“The girls did a really good job today,” Rivera said. “We did the best that we could. We tried.”
The men’s road race kicked off the cycling events for the Olympic Games Tokyo 2020. But on paper, the two U.S. cyclists — Brandon McNulty and Lawson Craddock — were not favorites in the 243-kilometer (151-mile) race, the first point-to-point road race in Olympic cycling history. Both Americans are strong time trial riders with their eye on the Olympic individual time trial.
A former world junior time trial champion (2016), McNulty finished a strong 11th in the 2021 Tour de France’s one individual time trial, and Craddock is the reigning national time trial champion.
Moreover, with only two cyclists riding for the USA (unlike the stronger teams like Belgium that fielded five riders for the Tokyo Games), the U.S. team would not have the manpower to cover breaks from the peloton or lead out a sprint. The road race would likely just be a warm-up for the individual time trial on Wednesday.
But 23-year-old McNulty had other ideas. Fresh from competing in his first Tour de France (one of four Americans competing in this year’s Tour) — where he helped his trade team leader, Slovenia’s Tadej Pogacar (UAE Team Emirates), win his second consecutive Tour title — McNulty figured he was “either going to be incredible or be completely empty.”
He ended up feeling incredible. After the peloton hung together on the first climb, Mt. Fuji, and let an early break gain as much as 17 minutes, McNulty was part of the key action on the final climb of the race.
As the peloton started the climb towards Kagosaka Pass, Pogacar attacked, with McNulty and Canada’s Michael Woods responding. The trio pulled away and gained a 15-second lead.
The group of three was joined by cycling powerhouse like Richard Carapaz (Ecuador), Wout van Aert (Belgium), and Rigoberto Uran (Colombia) — all formidable climbers. It was the deciding move in the race.
“Any move with Tadej [Pogacar] is gonna be good,” said McNulty, who knew to follow his trade team leader who dominated the Tour de France this year. “I've been racing with him last month, so I knew the level he was at, and I knew if I could have the legs to follow him that I was in a good position.”
As the group of 13 pedaled up and over the pass, McNulty — who grew up mountain biking in Phoenix — bravely attacked this group and pulled away, with Carapaz bridging up to him. The two built a 40-second lead, and Carapaz pulled away with five kilometers to go. The Ecuadorian crossed the line alone, claiming his country’s first Olympic gold medal.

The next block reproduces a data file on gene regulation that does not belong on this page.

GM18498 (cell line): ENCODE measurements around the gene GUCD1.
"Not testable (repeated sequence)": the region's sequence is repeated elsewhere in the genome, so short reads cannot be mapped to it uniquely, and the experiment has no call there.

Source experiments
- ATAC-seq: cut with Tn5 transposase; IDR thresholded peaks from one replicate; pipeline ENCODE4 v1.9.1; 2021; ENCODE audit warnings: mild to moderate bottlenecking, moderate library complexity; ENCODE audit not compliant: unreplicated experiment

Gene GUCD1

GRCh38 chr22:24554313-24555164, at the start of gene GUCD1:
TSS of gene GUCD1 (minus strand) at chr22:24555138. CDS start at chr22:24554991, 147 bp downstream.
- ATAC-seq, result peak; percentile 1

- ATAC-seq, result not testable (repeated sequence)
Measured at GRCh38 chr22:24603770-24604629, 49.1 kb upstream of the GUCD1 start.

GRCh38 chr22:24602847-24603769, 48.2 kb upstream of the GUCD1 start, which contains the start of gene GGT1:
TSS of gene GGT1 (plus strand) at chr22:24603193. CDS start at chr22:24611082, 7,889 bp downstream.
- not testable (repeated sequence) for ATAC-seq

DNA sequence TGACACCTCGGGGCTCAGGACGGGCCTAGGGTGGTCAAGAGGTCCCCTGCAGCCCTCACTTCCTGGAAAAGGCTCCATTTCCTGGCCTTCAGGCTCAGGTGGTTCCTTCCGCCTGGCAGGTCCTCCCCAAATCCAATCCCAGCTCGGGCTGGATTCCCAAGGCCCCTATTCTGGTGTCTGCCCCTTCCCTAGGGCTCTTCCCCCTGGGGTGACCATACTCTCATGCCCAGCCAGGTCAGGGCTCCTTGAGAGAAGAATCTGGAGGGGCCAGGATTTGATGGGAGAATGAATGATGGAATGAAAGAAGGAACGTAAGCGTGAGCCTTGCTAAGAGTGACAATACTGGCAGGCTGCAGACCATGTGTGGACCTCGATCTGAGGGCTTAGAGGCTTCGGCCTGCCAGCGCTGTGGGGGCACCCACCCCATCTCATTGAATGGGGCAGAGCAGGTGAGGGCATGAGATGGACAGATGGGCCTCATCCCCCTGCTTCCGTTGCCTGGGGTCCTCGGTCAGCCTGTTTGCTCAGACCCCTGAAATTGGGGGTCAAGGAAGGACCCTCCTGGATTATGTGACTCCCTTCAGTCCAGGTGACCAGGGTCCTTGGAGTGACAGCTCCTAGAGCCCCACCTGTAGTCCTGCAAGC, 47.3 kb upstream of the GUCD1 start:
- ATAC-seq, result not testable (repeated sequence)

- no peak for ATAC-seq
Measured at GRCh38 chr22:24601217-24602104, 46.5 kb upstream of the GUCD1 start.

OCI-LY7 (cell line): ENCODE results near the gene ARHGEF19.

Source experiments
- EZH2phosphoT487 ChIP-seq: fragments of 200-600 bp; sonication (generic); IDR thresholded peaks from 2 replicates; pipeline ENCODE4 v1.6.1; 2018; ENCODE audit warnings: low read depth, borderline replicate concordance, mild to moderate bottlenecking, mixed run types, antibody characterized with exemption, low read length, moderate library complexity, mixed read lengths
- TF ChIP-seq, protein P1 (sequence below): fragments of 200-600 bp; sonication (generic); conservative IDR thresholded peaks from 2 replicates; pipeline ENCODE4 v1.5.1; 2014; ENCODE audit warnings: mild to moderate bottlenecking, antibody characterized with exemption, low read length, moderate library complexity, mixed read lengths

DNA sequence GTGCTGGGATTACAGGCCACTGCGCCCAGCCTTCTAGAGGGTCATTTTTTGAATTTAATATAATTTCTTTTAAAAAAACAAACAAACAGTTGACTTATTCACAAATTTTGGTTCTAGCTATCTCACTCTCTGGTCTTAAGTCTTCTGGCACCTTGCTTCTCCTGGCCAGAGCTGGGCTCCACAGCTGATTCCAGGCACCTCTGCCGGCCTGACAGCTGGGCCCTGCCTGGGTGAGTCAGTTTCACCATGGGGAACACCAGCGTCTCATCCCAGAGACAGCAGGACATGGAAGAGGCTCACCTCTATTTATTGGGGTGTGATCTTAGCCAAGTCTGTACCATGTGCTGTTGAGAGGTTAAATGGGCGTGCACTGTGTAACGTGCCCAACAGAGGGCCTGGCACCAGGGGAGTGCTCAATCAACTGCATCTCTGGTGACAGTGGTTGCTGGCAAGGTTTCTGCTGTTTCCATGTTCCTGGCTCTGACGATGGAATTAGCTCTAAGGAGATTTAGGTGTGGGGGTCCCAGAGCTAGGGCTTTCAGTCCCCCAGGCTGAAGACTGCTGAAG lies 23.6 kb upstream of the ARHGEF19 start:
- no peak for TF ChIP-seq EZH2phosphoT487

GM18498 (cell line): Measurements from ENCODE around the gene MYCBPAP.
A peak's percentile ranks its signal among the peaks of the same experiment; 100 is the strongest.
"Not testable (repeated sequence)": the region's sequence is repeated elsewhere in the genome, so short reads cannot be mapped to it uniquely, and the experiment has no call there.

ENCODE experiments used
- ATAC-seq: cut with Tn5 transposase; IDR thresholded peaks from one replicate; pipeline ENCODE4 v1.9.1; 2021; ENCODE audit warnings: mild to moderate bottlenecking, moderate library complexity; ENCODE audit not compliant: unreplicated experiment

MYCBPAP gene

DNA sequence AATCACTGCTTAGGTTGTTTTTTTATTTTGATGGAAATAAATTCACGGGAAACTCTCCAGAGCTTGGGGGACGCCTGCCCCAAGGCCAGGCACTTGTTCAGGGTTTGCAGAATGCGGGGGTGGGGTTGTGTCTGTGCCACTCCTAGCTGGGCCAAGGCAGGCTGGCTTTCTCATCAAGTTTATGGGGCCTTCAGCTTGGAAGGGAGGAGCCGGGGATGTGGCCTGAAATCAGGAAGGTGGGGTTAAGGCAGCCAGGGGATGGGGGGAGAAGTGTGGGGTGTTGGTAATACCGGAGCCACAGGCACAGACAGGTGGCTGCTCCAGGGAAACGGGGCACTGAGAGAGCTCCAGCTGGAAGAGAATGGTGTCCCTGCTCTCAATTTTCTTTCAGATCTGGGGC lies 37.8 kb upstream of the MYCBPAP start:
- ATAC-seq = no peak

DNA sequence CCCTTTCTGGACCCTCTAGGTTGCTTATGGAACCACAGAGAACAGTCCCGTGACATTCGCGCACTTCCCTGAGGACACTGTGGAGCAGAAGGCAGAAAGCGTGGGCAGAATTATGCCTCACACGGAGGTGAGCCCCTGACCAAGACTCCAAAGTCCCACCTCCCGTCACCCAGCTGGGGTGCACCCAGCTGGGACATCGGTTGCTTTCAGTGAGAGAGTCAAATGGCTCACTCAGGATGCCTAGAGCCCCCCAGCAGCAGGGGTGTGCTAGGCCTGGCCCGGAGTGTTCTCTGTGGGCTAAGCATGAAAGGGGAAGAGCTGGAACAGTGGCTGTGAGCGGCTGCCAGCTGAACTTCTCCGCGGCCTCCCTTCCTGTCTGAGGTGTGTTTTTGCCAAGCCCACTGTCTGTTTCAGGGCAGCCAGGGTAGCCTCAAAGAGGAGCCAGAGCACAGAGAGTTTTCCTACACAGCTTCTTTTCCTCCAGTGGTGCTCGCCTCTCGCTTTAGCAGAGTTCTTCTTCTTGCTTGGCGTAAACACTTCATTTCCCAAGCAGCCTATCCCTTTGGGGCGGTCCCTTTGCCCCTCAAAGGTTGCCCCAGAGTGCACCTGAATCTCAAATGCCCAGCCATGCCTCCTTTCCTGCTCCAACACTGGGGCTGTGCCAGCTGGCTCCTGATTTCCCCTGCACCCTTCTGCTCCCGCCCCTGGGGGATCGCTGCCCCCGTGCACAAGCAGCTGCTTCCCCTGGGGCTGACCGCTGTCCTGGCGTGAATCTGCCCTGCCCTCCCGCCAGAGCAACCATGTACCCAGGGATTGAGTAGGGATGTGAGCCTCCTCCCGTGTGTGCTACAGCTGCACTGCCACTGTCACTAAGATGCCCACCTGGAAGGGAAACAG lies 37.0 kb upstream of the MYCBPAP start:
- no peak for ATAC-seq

McNulty was swallowed up by the riders behind him and ended up in a bunch sprint. With van Aert taking silver and Pogacar bronze, McNulty crossed the line in sixth place — the best showing the U.S. has had since 2012, when Taylor Phinney finished fourth in the Olympic road race.
The last American rider to win an Olympic medal in the men’s road race was Alexi Grewal, who took gold in the Olympic Games Los Angeles 1984.
“Wow, I'm completely empty,” McNulty said after the race, where temperatures hovered in the high 80s with humidity to match. “I'm quite happy with how it went. I'm sad not to get a medal when I was this close to it, but it was more than I could have expected to be in this group.
Craddock, 29, stayed with the main group on the final climb but missed the key breakaway. He crossed the line in 80th place but celebrated with McNulty.
“I think there's a lot that we can be proud of today,” said Craddock. “Brandon's showed that he's had a bright future for quite a while now. I think today was just confirmation of that. I'm really proud to be his teammate and be with him over the last week. I'm excited to see where it goes from here for us.”
Both men are looking forward to their chances in the ITT. The last time an American stood on the Olympic time trial podium was 2008, when Levi Leipheimer claimed the ITT bronze medal.
“The Time Trial has always been my specialty, but I've also always been kind of growing into a climber as well for the general classification [of major stage races],” said McNulty. “Hopefully, I can recover well and have similar feelings in the time trial in a few days.”
Want to follow Team USA athletes during the Olympic Games Tokyo 2020? Visit TeamUSA.org/Tokyo2020 to view the medal table, results and competition schedule.